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At Movielens.org, everyone's a critic
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University of Minnesota computer science professor Joe Konstan oversees Movielens.org. Thousands of Movielens users have issued nearly 11-million ratings of 7,000 films. (MPR photo/Chris Roberts)
Some people have a hard time finding a movie critic they agree with. The University of Minnesota has come up with a system that might help. It's called Movielens-dot-org.

Minneapolis, Minn. — Thursday night is movie night at the St. Joseph Missouri home of Richard Fitzgerald. He and his best friend have a standing date to screen films recommended to him by Movielens.org. Recently, he rented the movie, "The Village" and was underwelmed. It must have been a film Movielens didn't endorse.

"No," he says. "Actually it was recommended to me by Movielens and I didn't like it."

Fitzgerald says the web site has an uncanny ability to cater to his cinematic tastes. "The Village" was a rare thumbs down.

"I could see why it would have predicted that I would have liked it, because it's kind of in the same genre of some of the movies that I've liked, and I just happened to not like this movie," he says. "Typically it's within a half a star of what I would rate."

Fitzgerald is one of 55,000 users across the country who to varying degrees rely on Movielens' collective wisdom. The service is free, and because it's run by the U, no commercial interests have a hand in it.

Visitors simply enter the site and critique 15 different films using a five star rating system. University of Minnesota computer science professor Joe Konstan says the Movielens engine then sifts through the information, looking for relationships between users with similar tastes or movies with similar traits.

"And then when you come to the site and it gives you a list of ten new DVD releases you might like, it's taken those from this large mass of other people who agreed with you, and looked for the things that they thought were most promising," he says.

Movielens.org has been a U project since 1997. Over the years it's amassed 11-million ratings of some seven thousand films. Konstan says as users rate more and more movies, opportunities begin to open up.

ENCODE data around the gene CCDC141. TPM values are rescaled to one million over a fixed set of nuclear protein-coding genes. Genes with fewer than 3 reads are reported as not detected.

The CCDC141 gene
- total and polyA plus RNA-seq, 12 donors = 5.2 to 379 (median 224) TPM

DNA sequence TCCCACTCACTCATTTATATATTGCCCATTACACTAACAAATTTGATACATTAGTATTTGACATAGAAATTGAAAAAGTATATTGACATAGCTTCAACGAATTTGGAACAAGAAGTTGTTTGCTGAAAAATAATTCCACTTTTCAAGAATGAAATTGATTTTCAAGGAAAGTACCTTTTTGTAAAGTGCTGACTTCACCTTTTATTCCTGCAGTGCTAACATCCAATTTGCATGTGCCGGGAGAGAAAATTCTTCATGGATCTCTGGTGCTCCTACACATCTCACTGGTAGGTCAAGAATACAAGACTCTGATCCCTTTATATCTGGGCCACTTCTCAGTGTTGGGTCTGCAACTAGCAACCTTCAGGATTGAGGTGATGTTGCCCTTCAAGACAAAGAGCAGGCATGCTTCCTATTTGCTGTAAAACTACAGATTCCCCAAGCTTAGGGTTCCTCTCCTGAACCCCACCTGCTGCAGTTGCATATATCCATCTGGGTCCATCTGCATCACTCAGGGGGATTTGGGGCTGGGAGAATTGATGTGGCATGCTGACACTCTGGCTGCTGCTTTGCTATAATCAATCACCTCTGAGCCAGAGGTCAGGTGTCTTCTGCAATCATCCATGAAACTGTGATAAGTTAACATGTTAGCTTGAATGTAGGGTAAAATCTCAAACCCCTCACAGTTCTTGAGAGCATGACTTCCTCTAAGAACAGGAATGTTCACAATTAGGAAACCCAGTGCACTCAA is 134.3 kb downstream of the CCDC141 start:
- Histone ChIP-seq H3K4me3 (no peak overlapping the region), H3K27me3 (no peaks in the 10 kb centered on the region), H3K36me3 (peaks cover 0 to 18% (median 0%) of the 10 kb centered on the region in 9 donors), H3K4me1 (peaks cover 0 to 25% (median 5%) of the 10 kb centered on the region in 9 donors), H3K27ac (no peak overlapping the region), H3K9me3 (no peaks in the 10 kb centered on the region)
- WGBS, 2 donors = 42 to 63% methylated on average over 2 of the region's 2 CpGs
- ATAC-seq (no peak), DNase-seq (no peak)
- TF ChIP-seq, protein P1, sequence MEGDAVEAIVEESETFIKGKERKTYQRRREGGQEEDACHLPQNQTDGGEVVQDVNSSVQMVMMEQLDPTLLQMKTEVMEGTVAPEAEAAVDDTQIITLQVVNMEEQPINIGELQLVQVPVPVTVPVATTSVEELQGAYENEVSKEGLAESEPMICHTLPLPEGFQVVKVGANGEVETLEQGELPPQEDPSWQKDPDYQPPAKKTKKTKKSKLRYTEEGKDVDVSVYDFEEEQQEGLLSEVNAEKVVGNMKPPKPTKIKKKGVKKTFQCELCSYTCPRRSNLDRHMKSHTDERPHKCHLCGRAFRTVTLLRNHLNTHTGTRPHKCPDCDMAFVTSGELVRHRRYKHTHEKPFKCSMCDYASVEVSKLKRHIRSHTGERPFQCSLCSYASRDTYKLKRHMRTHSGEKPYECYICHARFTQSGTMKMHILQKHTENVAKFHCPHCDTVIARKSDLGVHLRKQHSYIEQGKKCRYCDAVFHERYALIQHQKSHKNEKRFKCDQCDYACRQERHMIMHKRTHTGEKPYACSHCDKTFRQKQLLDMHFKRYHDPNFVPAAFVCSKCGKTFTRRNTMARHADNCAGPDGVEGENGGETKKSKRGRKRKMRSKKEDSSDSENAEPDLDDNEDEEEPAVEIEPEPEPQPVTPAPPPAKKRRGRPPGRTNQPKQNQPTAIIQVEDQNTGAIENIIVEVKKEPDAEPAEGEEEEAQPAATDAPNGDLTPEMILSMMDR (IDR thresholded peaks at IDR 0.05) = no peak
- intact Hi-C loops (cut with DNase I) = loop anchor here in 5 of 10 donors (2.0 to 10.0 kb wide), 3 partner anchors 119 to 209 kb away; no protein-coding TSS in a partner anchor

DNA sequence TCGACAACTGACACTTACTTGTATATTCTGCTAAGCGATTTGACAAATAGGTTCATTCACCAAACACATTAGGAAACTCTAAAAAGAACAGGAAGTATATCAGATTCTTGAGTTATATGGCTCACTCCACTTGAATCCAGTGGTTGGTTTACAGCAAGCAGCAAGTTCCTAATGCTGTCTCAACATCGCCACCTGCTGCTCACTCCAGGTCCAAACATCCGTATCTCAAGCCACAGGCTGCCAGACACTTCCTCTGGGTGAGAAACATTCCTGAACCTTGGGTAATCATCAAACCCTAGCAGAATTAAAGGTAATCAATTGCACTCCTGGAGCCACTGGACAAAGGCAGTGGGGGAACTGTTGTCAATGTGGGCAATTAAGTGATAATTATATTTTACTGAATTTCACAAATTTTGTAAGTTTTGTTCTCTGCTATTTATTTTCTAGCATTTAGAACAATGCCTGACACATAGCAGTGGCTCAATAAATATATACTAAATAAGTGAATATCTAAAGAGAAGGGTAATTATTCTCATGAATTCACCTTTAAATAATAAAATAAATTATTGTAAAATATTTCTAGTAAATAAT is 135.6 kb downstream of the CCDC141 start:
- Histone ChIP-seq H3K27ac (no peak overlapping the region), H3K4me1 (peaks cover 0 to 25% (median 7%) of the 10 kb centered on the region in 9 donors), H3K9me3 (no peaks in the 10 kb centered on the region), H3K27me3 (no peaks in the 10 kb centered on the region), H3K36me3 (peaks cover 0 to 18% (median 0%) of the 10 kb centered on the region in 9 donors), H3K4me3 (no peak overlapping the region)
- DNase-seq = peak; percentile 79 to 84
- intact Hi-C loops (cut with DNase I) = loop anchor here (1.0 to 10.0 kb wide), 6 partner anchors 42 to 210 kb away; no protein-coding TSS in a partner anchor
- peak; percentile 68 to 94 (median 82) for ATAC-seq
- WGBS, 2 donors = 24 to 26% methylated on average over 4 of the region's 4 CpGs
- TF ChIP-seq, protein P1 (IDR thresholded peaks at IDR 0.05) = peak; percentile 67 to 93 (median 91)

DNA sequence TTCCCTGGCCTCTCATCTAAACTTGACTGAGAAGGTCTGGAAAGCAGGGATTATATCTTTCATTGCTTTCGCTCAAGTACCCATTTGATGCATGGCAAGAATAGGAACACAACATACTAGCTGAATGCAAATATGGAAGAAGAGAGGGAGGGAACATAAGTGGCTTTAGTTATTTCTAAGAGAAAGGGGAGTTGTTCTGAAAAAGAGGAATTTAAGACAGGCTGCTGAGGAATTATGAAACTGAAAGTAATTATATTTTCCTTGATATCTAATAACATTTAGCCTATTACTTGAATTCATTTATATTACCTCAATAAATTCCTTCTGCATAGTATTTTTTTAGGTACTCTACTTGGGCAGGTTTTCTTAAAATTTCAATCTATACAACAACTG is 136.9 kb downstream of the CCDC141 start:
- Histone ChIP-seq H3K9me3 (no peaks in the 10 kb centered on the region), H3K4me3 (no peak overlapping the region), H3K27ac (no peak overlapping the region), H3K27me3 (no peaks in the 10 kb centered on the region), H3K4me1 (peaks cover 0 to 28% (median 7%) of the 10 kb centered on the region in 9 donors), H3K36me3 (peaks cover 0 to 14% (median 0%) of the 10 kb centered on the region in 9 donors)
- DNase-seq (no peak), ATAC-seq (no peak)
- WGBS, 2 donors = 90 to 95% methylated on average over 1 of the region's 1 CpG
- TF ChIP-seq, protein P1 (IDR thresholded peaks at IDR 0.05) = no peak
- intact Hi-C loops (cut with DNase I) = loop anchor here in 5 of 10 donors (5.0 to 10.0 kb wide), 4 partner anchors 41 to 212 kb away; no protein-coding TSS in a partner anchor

"You can go in and search for movies by genre or year and it will recommend the ones it thinks are best, or you can put in a name, it'll tell you what it thinks of it," he says. "You can even sign up with your friends and get back a list of movies it would be good to go to together because all the people in your buddy group seem like they would like that movie."

Konstan says Movielens isn't trying to supplant the film critic you read in the paper or see on TV. It's just another tool for people who love movies. For his part Star Tribune Movie Critic Colin Covert doesn't feel too threatened. In fact, he's a user.

Well, kind of...

"A long time ago I did register on this thing and I just haven't looked at it," he says.

That's because in Covert's view, Movielens falls short in providing a qualitative analysis of films. He says there's no explanation why a movie might mesh with your tastes, just a list of some you might like.

While we were on the phone he went to the site and noticed a number of titles Movielens recommended to him, including "Smashing Time," a somewhat obscure 1967 British comedy. It didn't rouse Covert's curiosity.

"If somebody told me what they thought I would like about "Smashing Time" I would maybe be intrigued to see if I could find a copy," he says. "As it stands there's just not a whole lot of information explaining why Movielens thinks that this would be one I would enjoy."

Covert says Movielens is probably most valuable in finding older films people didn't know existed or might otherwise have passed by.

"For more up to date information, I think you ought to go to your friends the day after they've seen a movie, or grab the paper on opening day and see what the critic has to say about it," he says.

The U's Joe Konstan says they've been experimenting with incorporating actual written reviews into the system, and it may happen some day. He says the U maintains a strong interest in Movielens because it's a virtual laboratory.

"For people who care about human interaction with technology, the idea of a system where you know a thousand people are going to come by in the next week, and you can invite them in to try something new, is something you would never dismiss lightly," he says.

Konstan says another reason the U continues to operate Movielens is because so many of its users, armchair movie reviewers they are, enjoy it, even depend on it.

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